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SCS is a small volunteer run Society which has achieved an enviable record of conservation and research wins. The world today is obsessed with everything needing to be safe. A small adventure group of shark enthusiasts (SCS) simply can't afford the legal, insurance and administrative back-up which would guard against any risks of SCS having to pay out in the event of a claim or a legal action. The cost of our expeditions would have to double or treble!

When I read last year that a BBC film crew had to do a 'risk assessment' before filming a group of Morris dancers it brought home to me just how pathetic the world has become, we all know how dangerous knotted hankies can be! Today's adventurer who wants to be safe must wrap him/her self in cotton wool, go to bed and watch TV.

The directors of the Society are currently studying this problem searching for a way for our expeditions to be able to continue. It is with great regret therefore we have to announce that until this process has been completed, and a way forward found, we will have to suspend expeditions.

To our loyal supporters and past volunteers the message is 'We are not going away, won't lie down, and will find a way at going on, even if it involves all volunteers having to buy shares in cotton wool and avoid Morris dancers'! More to follow.

Cornwall Expedition

From August 6th - 20th 2003 thirteen days of intensive and extensive chumming were carried out on the North Cornish/ North Devon coasts between Trevose Head/Quies Islands and Hartland Point. Fresh and frozen mackerel were used as chum combined with blood and the other materials. Operations were carried out from between half a mile offshore to eight/nine miles out and using tidal currants the whole coast was covered either inshore or offshore.

At the end of the thirteen days only the following sharks had been encountered:-

  • 3 Blue Sharks (Prionace Glauca) - 1 male tope, 2 Porbeagles (Lamna Nasus)
  • 5 Bull Huss - 6 Lesser Spotted Dogfish - 8 Basking Sharks (Cetorhinus Maximus)

I had expected to encounter a lot more Tope, Blue Sharks and Porbeagles and had hoped for a Mako or Thresher or two and maybe even a Great White. Chumming was conducted on a continual basis in a professional manner and the worrying lack of sharks is a further indicator of the serious depletion in numbers.

The Dalhousie University research produced alarming figures of depletion levels in the North West Atlantic - Hammerheads down 89% - Great Whites down 79% - Tiger Sharks down 65% - Oceanic white tips down 70% - Threshers down 80% and Blues down 60%.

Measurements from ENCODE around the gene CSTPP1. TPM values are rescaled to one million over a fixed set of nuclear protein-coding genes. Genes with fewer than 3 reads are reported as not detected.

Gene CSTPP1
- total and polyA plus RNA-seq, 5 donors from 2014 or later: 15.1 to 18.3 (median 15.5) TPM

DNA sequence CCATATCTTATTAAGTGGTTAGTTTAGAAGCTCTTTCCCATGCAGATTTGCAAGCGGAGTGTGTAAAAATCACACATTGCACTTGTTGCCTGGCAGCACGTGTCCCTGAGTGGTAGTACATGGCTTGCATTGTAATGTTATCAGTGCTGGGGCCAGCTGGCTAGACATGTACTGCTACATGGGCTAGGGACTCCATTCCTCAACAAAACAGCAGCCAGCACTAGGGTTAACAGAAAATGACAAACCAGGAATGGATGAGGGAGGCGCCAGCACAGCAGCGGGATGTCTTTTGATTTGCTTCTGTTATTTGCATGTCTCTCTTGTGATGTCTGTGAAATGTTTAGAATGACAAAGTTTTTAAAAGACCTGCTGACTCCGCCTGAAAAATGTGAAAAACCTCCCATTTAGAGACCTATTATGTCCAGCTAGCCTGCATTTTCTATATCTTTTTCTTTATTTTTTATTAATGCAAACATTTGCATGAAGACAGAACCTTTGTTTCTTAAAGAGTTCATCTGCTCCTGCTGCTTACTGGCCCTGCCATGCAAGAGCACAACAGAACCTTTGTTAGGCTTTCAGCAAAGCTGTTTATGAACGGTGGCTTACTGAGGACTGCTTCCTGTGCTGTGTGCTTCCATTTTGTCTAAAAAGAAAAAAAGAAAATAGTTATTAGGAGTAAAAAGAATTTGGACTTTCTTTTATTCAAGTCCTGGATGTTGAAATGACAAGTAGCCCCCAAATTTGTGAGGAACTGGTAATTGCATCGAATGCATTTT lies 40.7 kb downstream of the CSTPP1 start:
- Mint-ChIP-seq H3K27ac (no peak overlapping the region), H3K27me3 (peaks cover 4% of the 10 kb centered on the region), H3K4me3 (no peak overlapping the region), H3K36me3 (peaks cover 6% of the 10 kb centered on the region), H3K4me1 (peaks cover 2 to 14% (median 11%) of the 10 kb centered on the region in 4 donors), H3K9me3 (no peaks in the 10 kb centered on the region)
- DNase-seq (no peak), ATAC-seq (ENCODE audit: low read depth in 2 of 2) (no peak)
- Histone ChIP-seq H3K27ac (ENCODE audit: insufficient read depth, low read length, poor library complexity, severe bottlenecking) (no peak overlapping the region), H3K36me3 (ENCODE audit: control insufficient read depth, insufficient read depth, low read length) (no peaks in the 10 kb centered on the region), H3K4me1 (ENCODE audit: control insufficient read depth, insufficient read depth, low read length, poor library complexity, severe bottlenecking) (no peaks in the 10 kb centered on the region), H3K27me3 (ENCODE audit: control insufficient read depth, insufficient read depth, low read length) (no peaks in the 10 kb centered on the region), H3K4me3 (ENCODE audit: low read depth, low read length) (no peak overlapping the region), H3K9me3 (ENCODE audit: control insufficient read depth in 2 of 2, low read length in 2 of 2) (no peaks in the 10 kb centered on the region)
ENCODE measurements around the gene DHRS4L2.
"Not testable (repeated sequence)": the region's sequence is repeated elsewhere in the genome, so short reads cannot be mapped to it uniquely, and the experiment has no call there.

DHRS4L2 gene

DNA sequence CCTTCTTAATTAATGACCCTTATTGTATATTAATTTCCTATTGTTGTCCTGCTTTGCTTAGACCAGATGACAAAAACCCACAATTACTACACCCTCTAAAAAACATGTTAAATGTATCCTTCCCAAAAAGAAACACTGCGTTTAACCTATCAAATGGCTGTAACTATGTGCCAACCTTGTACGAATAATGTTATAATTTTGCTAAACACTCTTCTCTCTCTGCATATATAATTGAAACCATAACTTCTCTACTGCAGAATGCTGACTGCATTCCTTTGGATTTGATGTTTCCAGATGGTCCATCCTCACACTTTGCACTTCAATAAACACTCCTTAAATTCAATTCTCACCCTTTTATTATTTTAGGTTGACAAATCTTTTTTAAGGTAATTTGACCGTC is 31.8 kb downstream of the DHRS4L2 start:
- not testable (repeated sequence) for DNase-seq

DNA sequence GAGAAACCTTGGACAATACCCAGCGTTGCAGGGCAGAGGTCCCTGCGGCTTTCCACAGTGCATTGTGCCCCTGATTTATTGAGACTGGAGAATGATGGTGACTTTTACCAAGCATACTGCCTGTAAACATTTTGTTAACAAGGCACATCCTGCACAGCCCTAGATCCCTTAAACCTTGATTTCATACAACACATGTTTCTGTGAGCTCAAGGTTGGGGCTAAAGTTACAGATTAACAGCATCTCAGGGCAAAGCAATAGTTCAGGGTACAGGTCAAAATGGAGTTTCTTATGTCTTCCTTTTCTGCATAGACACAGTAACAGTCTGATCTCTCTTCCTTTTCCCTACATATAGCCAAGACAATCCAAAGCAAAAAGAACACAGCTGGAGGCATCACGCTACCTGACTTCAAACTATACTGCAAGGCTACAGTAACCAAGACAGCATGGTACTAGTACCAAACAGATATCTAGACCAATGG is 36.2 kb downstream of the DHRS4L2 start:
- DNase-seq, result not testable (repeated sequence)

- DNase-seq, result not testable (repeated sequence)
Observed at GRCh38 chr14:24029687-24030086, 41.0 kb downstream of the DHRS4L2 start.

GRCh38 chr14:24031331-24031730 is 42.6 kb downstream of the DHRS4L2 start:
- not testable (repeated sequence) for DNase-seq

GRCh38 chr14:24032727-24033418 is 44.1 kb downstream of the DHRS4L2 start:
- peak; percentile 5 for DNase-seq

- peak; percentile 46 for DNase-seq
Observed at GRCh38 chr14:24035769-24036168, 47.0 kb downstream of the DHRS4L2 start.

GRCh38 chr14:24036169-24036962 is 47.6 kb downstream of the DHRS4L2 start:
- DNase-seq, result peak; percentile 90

During our thirteen day expedition we worked in a variety of weather conditions in areas which have historically produced sharks. The vessel chartered for the period was the Padstow based Blue Fox which I believe is the last professional shark angling boat in operation on the North Cornish Coast.

The Blue Fox crew are therefore highly experienced in finding sharks.

Also on board was Craig Ferreira from South Africa who brought further long experience to the operation.

Given the effort expended and the expertise deployed I am sure that had there been sharks to find we would have found them. In the weeks before the expedition and afterwards until the time of writing I carefully collected and monitored information from recreational shark anglers, longliners and professional fishermen on the same stretch of coastline and the picture was always consistent - no species of shark was being encountered in any numbers.

The Shark Angling Club of Great Britain based in Looe in South Cornwall has kept catch records since the 1960's and the figures for the last ten years are as follows:-

Compare these figures to the 1960's and 1970's when over 3000 sharks per year was the norm! In twelve specifically targeted trips in 2003 the Blue Fox has caught only two Porbeagle sharks instead of the usual average of 24 in the 1990's. Whilst various factors explain the up and down nature of the figures there is no denying that the trend is down.

The conclusion has to be that the reason we did not find more sharks is that numbers are so depleted the sharks are not there to be found.

UPDATE. See Future Expeditions for planned trips to Scotland, Libya, and the Arabian Gulf and see the News Section for information about shark diving off Cornwall in summer 2006.


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Shark Cornwall | Richard Peirce | The Poachers Moon